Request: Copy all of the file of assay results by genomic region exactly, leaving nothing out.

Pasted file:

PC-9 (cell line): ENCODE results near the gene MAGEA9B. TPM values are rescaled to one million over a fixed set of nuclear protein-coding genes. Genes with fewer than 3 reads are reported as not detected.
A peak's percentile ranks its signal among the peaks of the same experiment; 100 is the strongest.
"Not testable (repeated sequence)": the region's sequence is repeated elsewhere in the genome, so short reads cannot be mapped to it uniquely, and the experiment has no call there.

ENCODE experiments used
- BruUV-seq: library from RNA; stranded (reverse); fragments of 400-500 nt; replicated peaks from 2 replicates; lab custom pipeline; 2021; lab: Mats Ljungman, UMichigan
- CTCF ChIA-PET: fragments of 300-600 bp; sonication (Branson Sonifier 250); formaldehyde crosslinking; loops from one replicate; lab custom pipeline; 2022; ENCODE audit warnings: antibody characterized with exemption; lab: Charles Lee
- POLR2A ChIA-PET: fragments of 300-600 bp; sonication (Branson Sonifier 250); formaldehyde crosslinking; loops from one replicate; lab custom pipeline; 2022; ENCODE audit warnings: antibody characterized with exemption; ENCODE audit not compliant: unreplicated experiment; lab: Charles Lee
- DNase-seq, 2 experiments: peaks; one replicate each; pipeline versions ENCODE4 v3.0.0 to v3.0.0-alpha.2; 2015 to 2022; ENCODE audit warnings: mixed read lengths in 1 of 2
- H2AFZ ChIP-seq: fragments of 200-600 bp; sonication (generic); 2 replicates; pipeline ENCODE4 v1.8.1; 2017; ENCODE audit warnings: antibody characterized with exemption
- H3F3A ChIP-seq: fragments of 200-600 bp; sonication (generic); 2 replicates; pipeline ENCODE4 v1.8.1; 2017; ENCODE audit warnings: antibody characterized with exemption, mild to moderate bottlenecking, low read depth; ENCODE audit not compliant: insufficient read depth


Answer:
PC-9 (cell line): ENCODE results near the gene MAGEA9B. TPM values are rescaled to one million over a fixed set of nuclear protein-coding genes. Genes with fewer than 3 reads are reported as not detected.
A peak's percentile ranks its signal among the peaks of the same experiment; 100 is the strongest.
"Not testable (repeated sequence)": the region's sequence is repeated elsewhere in the genome, so short reads cannot be mapped to it uniquely, and the experiment has no call there.

ENCODE experiments used
- BruUV-seq: library from RNA; stranded (reverse); fragments of 400-500 nt; replicated peaks from 2 replicates; lab custom pipeline; 2021; lab: Mats Ljungman, UMichigan
- CTCF ChIA-PET: fragments of 300-600 bp; sonication (Branson Sonifier 250); formaldehyde crosslinking; loops from one replicate; lab custom pipeline; 2022; ENCODE audit warnings: antibody characterized with exemption; lab: Charles Lee
- POLR2A ChIA-PET: fragments of 300-600 bp; sonication (Branson Sonifier 250); formaldehyde crosslinking; loops from one replicate; lab custom pipeline; 2022; ENCODE audit warnings: antibody characterized with exemption; ENCODE audit not compliant: unreplicated experiment; lab: Charles Lee
- DNase-seq, 2 experiments: peaks; one replicate each; pipeline versions ENCODE4 v3.0.0 to v3.0.0-alpha.2; 2015 to 2022; ENCODE audit warnings: mixed read lengths in 1 of 2
- H2AFZ ChIP-seq: fragments of 200-600 bp; sonication (generic); 2 replicates; pipeline ENCODE4 v1.8.1; 2017; ENCODE audit warnings: antibody characterized with exemption
- H3F3A ChIP-seq: fragments of 200-600 bp; sonication (generic); 2 replicates; pipeline ENCODE4 v1.8.1; 2017; ENCODE audit warnings: antibody characterized with exemption, mild to moderate bottlenecking, low read depth; ENCODE audit not compliant: insufficient read depth